Because so little of this story is from Flint's point of view, he remains a question mark to the end and because of this, the romance between him and Rachel doesn't feel as credible as it should have been. Still, there is a whimsical love-at-first-sight/soulmate overtone to their relationship that I find charming. Normally I will puke at the whole oversweet "soulmate" nonsense, mind you, but Ms London manages to be sentimental without going overboard with the sugar. Wait, I just remember Ms London's horrifying Hallmarkish epilogue in this story. Let me just say that this is one story where a death would be a satisfying conclusion instead of an annoying Donald Trump wannabe walking off scot-free, give or take a few feet of his colon, into a sunset made red and orange by the bleeding pancreas of diabetics who surely cannot survive such saccharine.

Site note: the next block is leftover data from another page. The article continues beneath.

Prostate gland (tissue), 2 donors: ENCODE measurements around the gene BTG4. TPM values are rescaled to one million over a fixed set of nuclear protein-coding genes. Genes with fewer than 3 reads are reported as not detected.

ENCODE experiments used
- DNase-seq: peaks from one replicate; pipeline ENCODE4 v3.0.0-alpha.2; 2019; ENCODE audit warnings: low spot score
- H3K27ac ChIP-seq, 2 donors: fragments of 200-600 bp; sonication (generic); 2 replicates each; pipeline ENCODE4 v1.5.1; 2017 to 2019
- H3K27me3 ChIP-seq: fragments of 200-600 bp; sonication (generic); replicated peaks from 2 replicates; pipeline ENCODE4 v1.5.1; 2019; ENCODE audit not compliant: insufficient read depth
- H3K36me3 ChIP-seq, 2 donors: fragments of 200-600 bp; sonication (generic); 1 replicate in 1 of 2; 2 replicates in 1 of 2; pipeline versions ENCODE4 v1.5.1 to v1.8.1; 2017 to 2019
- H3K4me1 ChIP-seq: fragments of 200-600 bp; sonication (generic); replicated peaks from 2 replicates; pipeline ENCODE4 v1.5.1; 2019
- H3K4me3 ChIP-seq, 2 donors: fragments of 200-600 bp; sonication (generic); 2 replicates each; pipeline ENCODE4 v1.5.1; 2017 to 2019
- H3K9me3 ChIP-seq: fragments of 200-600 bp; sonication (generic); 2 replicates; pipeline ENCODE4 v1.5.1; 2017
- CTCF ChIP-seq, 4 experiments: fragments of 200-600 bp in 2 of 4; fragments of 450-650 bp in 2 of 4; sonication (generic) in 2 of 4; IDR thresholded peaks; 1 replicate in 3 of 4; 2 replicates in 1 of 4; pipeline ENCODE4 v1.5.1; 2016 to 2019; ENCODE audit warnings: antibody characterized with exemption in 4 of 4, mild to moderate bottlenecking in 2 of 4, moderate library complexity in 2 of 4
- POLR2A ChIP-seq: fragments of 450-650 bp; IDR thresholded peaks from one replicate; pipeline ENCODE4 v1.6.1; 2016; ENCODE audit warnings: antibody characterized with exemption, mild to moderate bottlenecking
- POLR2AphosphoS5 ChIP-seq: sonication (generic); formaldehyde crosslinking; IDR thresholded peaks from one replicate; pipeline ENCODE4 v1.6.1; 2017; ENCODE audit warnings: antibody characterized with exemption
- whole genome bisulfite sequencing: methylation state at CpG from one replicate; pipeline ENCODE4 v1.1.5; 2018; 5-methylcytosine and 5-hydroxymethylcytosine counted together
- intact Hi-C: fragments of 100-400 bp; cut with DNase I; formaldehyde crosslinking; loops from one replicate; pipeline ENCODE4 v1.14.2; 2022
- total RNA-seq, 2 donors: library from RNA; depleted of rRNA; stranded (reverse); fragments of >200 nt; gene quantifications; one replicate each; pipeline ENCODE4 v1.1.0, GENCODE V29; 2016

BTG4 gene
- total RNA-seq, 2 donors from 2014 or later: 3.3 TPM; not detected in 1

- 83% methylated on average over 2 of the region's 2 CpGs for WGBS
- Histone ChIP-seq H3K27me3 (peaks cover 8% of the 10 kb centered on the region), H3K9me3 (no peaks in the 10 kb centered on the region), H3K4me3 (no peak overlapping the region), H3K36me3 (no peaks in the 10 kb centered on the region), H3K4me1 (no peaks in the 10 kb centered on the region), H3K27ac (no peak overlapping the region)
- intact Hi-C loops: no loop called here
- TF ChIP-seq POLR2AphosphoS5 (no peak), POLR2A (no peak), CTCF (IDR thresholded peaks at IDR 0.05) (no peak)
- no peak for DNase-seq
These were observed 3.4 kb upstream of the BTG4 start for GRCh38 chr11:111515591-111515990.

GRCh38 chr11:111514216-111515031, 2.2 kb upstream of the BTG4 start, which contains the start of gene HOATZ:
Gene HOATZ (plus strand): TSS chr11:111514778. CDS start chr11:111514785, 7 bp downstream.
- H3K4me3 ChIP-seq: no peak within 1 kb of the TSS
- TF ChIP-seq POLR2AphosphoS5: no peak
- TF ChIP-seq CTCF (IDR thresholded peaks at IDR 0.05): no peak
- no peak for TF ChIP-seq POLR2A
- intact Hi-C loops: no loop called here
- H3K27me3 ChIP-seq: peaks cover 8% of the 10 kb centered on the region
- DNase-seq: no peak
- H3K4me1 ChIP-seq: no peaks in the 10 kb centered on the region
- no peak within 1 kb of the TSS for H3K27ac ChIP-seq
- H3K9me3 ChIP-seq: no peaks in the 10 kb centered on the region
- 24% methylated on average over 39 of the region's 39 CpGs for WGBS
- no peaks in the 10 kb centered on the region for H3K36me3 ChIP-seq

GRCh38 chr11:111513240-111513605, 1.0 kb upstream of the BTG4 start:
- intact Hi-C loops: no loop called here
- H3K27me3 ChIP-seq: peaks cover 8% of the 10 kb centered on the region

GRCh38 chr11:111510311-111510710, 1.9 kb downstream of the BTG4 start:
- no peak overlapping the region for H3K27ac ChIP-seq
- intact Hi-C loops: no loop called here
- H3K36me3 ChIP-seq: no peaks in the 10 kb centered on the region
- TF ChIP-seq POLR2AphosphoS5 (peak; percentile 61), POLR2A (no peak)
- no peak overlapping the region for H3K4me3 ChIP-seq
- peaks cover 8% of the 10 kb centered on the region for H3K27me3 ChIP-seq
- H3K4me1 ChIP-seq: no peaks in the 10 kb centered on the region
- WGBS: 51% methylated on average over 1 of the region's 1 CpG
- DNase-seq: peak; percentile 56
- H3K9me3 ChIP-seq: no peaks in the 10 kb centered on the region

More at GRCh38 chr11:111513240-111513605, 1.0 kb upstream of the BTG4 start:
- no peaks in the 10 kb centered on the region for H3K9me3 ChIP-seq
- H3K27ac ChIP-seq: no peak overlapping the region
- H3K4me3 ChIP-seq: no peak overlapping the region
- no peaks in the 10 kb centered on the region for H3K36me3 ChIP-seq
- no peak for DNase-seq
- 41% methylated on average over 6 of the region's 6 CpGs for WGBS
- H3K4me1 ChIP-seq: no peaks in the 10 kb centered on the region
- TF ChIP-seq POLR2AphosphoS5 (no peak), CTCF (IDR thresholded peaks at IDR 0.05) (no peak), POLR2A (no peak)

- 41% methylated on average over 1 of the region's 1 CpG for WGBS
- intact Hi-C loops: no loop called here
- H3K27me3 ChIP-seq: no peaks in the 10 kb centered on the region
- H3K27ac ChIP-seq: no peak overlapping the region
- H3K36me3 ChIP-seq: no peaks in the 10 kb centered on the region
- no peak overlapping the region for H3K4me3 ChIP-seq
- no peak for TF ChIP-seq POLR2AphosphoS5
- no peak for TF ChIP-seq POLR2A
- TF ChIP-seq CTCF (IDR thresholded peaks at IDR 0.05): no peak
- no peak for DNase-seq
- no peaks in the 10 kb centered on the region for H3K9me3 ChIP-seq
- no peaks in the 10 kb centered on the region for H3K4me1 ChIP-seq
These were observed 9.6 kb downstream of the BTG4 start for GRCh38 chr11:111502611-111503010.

Miss Fortune is a book that will divide readers, I suspect. Heck, I have mixed feelings about this book, although that's mostly because Rachel doesn't grow up as much as I'd like her to be. Rachel is a very difficult heroine to like and I don't blame readers who put the book down. The thing is, I would love to say that readers would be surprised with a jolly good story if they soldier on to the end, but I can't. The best I can say is that Miss Fortune is an interesting story that entertains me despite my reservations because it is different from the usual fare and Rachel is an intriguing if not entirely likeable heroine to carry this heroine-centric story. This is one book that requires the reader to take a chance on it, I'd say, so if you have $7.50 to spare and don't mind a story that would work up some strong emotions in you in return for what may be a good time with an interesting story that reads more like a script for a romantic comedy movie rather than a romance novel tailor-made to the current formula. Let me know how it goes.